The Unending Vigil (Paperback)
One million, one hundred thousand men and women lost their lives in the service of the British Empire during the First World War; in the Second, another six hundred thousand from all parts of the Commonwealth made the same sacrifice.
The First World War, which began as a war between professional armies, was very soon to be fought by millions of ordinary citizens turned soldier. Those who died could no longer be "shovelled into a hole … and so forgotten" as had happened, to Thackeray’s indignation, at Waterloo, and in May 1917 a new organization, the Imperial War Graves Commission, was founded to provide permanent care for their graves and commemoration for the missing.
The Unending Vigil tells the story of the Commission – of its beginnings on the Western Front, with the efforts of one extraordinary man who conceived and directed it through to the conclusion of the Second World War, and of its work since then. Renamed in 1960 the Commonwealth War Graves Commission, its operations today extend over 140 countries.
On behalf of the Commission, outstanding architects, sculptors, engineers, horticulturalists and men of letters combined to design war cemeteries and memorials that would last for perhaps a thousand years. After both wars, and often against great odds and in appalling conditions, the staff of the Commission, and in many cases themselves comrades of the dead, laboured to fulfil those designs, turning scenes of desolation and horror into places of peace and haunting beauty. It was a task, Rudyard Kipling said, greater than that of the Pharaohs – "and they only worked in their own country". The Commission task was, and still is, world-wide.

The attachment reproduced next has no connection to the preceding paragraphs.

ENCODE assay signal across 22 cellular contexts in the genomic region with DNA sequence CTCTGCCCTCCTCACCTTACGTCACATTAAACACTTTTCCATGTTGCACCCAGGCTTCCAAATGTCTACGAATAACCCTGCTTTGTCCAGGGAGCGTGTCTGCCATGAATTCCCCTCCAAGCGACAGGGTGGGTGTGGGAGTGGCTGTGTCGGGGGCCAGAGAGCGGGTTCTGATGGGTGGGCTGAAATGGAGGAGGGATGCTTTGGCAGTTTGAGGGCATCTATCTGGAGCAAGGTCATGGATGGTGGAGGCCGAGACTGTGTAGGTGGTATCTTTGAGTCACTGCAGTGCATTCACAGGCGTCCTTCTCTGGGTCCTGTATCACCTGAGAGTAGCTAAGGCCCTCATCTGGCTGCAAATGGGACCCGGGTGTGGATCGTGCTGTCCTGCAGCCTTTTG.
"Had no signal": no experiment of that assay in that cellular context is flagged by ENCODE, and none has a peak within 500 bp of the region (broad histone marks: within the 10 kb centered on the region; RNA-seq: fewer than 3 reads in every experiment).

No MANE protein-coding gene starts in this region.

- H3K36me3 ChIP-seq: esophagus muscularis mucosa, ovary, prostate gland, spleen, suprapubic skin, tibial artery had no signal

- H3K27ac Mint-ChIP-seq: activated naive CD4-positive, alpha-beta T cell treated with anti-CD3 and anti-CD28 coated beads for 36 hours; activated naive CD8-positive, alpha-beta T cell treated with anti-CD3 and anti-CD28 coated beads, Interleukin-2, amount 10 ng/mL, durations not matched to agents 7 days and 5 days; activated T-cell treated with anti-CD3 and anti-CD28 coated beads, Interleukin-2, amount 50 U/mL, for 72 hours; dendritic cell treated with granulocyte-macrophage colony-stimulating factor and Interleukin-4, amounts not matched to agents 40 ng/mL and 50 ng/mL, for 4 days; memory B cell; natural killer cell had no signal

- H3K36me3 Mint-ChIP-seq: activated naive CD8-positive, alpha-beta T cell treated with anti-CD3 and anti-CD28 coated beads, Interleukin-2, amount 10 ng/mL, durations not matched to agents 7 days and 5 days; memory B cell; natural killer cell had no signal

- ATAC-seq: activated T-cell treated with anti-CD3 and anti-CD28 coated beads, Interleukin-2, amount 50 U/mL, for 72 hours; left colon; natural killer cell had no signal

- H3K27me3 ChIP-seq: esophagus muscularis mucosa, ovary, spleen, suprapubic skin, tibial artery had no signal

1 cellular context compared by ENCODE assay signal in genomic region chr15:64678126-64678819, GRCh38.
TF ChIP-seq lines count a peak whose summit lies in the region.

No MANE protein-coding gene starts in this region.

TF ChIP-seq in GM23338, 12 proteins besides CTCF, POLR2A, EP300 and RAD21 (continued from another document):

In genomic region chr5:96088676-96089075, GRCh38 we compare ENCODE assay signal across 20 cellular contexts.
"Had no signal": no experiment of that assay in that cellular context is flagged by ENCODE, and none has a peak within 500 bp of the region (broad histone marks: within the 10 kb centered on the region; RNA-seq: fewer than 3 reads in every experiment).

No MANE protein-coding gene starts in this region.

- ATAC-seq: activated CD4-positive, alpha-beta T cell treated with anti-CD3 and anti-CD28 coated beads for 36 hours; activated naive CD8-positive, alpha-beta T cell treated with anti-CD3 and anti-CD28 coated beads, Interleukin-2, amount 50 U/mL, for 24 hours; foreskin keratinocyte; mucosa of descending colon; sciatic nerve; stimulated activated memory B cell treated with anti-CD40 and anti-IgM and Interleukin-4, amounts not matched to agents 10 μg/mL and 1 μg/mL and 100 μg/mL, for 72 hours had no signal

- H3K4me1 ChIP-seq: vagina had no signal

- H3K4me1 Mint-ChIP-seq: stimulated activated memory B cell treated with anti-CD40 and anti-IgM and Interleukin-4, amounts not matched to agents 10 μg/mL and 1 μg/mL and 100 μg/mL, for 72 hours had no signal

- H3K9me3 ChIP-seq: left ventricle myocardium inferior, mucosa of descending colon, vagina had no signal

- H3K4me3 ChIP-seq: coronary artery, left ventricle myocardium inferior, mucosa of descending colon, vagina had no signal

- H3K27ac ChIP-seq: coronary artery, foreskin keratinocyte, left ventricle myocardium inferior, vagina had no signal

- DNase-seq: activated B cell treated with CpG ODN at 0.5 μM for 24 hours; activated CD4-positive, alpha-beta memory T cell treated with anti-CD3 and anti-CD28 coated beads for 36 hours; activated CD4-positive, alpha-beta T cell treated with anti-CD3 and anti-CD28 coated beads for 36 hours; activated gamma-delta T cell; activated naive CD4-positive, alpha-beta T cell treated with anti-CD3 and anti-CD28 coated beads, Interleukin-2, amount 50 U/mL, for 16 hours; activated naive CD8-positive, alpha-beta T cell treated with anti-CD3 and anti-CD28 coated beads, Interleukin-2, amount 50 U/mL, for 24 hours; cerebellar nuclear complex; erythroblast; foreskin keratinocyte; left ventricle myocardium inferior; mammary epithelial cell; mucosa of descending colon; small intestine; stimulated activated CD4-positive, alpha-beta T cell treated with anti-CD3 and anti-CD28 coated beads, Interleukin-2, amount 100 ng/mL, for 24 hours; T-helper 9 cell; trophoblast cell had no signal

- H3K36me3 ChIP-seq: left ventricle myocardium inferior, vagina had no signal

* The world wide work of the Commonwealth War Graves Commission is hugely
respected for its achievements and efficiency.
* The CWGC has a large following.
* This book will fascinate all those many people who visit the battlefields.
Philip Longworth was born in London in 1933 and educated at Balliol College, Oxford. He has published a number of books, including The Art of Victory, The Three Emperors and more recently Alexis, Tsar of all the Russias. At present he lectures in the Department of History, McGill University, Montreal. He was made a Knight of Mark Twain for Art of Victory.
As referenced in.Stand To! The Western Front Assc. No.105
IN MAY, 1917, King George V approved the establishment of a new organisation , the Imperial War Graves Commission, to provide permanent care for the graves of those who lost their lives in service and commemoration for the missing.Bookshelf
This book tells the story of the Commission - of its beginnings on the western front, Fabian Ware, who conceived and directed it through to the conclusion of WWII, and its work since then.
Philip Longworth takes a very detailed and well researched look at the history of the Imperial/Commonwealth War Graves Commission and the tireless work of Fabian Ware which led to the creation of a permanent memorial for the one million, seven hundred thousand men and women who lost their lives serving the Commonwealth and Empire.East Yorkshire Family History Society
The disgust of Thackory, at Waterloo, of those who had fallen simply being "shovelled into a hole... and so forgotten" and King George V's approval of the establishment of an Imperial War Graves Commission led to the formation of a British Red Cross unit being sent to France in 1914; and it is there that the tale begins.
This book will not help you to discover any ancestors but it will bring more than a tingle to your spine as you read the story of those who laboured, and labour, for our fallen.